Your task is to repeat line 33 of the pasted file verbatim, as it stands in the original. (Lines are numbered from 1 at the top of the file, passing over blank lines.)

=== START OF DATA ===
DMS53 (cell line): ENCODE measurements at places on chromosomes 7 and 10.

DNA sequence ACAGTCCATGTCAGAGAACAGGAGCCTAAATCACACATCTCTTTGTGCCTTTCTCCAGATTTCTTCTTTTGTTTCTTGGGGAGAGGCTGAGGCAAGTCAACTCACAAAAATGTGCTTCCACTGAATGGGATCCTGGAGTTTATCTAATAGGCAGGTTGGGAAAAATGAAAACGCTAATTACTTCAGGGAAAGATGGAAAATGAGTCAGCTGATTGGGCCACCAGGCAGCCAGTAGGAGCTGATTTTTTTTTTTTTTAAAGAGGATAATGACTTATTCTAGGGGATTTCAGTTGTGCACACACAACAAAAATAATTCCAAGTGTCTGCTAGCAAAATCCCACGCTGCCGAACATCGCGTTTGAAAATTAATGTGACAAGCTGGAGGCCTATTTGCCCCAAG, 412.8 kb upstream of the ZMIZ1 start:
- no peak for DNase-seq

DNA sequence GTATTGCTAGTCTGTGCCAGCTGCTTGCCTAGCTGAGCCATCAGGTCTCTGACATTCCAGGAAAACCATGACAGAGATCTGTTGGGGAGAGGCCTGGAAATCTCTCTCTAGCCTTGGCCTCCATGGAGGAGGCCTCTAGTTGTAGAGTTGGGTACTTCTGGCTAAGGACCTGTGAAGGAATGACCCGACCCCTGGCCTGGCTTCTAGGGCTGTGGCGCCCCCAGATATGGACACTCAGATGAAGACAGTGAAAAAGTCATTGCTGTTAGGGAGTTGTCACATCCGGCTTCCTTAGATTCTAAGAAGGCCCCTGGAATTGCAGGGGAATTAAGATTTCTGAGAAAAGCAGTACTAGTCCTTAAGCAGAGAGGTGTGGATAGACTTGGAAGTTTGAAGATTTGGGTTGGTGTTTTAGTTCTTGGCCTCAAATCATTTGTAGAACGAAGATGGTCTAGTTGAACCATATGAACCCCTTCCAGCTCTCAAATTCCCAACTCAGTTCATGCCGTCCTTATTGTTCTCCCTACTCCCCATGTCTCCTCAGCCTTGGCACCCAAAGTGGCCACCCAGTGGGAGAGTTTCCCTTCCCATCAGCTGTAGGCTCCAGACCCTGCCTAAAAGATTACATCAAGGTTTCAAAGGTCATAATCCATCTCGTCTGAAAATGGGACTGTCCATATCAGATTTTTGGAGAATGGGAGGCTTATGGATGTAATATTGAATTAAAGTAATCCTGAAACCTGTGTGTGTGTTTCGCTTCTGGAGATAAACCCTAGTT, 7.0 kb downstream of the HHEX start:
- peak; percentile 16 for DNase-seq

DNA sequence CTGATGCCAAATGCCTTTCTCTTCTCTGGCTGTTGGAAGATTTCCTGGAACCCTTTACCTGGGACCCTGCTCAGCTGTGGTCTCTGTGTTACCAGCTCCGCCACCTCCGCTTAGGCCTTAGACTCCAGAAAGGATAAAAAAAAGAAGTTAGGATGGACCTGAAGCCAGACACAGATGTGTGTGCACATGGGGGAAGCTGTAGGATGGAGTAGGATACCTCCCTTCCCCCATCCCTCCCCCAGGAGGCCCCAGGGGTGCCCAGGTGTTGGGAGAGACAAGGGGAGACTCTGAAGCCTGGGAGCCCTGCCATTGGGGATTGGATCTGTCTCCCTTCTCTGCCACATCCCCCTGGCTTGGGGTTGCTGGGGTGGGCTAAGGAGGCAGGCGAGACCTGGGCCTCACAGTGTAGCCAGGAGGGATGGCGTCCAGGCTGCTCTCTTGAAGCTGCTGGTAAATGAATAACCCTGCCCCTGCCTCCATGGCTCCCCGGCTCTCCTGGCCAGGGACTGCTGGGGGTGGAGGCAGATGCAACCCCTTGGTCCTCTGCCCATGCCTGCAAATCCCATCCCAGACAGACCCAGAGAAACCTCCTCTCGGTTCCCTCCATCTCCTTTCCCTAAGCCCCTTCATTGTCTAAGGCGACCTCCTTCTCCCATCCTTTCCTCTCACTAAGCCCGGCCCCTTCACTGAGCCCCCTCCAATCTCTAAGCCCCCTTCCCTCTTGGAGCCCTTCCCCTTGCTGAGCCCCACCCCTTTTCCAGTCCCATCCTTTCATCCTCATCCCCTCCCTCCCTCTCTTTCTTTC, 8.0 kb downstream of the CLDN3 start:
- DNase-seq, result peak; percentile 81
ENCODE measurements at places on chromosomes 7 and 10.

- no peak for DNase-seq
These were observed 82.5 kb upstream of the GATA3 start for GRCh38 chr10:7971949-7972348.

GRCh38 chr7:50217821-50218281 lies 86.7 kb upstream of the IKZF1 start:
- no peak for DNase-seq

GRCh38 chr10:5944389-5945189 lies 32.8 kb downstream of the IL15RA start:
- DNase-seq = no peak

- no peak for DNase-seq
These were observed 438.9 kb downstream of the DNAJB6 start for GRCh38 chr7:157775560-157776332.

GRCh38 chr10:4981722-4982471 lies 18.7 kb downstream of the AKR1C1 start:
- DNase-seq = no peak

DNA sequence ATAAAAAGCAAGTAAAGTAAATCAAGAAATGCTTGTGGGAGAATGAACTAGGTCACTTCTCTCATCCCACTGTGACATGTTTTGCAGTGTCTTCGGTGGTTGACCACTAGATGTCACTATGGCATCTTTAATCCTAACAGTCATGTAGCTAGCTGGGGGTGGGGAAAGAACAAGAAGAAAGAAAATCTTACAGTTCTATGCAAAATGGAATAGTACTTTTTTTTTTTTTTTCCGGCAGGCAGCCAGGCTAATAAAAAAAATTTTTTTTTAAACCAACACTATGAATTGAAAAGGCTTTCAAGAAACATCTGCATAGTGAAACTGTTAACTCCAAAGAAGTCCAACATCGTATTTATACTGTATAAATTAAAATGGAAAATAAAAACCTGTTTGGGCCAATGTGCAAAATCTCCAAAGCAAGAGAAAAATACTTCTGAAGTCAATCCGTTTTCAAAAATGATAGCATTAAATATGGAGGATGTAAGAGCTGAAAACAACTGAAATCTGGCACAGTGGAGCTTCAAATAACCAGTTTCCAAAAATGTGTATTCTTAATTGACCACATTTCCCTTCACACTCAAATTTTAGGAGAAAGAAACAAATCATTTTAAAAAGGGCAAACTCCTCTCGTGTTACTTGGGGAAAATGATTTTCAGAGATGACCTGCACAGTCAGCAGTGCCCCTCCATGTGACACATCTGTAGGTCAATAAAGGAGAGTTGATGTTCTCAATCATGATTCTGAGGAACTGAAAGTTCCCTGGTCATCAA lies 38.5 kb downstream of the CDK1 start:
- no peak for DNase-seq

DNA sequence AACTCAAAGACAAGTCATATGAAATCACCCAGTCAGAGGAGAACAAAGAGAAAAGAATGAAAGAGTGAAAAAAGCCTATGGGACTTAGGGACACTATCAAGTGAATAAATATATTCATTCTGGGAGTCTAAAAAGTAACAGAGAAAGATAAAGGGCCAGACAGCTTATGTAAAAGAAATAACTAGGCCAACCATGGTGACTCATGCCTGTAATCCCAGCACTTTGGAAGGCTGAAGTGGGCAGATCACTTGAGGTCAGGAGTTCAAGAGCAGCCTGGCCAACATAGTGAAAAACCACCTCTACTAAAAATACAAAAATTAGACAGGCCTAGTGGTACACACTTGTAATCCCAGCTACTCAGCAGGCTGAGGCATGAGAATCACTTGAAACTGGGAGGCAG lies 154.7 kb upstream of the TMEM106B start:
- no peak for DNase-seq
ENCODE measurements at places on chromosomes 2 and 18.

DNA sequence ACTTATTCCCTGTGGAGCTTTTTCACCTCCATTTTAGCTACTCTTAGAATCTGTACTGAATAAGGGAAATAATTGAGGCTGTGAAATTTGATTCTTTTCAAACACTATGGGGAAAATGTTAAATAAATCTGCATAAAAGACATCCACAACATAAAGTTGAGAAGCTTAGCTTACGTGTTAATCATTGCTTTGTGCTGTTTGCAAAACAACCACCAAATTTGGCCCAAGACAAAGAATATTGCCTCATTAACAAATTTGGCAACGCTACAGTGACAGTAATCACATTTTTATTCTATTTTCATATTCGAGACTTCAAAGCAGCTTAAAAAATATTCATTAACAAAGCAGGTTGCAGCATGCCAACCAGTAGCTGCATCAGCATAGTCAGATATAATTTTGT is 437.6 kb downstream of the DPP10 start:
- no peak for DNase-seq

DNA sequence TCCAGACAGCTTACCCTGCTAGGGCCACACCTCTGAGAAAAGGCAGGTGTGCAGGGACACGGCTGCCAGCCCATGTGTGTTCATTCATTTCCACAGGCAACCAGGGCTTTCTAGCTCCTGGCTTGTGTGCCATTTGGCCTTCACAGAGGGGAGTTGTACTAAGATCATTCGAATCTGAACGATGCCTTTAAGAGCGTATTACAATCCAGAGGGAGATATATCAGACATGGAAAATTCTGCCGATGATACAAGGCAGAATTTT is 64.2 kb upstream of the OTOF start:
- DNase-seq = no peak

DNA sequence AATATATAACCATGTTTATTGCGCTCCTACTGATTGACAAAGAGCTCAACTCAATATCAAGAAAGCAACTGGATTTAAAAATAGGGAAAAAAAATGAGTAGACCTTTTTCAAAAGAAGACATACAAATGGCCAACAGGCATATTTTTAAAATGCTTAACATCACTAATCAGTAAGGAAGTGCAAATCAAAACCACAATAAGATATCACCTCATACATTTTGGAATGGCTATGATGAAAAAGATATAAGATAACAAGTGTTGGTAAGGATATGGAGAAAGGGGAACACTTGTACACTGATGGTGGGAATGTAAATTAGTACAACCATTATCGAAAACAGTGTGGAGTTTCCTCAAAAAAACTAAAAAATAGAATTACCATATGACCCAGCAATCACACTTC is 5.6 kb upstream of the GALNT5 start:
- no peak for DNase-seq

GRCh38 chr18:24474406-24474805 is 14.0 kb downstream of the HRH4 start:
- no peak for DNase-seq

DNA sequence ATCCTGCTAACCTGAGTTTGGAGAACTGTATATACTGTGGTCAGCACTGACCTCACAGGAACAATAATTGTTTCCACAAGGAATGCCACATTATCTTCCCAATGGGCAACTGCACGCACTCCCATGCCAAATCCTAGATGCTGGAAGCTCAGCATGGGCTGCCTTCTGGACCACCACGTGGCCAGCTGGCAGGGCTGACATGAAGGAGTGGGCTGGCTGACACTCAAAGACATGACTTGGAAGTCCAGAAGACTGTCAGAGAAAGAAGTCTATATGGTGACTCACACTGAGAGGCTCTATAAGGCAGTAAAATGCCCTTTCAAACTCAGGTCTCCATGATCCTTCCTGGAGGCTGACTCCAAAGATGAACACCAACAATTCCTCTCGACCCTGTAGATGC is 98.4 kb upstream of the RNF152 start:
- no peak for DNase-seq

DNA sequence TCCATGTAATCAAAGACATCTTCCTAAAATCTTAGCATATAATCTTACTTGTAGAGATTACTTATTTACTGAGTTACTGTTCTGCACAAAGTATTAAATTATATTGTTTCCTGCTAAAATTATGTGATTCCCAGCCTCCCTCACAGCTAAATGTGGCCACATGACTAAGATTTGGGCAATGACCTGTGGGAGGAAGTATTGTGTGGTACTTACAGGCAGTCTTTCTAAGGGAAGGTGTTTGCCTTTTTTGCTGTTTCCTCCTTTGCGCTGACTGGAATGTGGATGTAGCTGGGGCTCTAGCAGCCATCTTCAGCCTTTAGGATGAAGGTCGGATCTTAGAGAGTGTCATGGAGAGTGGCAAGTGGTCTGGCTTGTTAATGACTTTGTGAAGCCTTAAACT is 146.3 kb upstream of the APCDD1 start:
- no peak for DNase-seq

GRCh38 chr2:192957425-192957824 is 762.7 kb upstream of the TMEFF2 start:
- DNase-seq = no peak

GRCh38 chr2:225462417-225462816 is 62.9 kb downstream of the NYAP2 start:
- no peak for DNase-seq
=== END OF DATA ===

- no peak for DNase-seq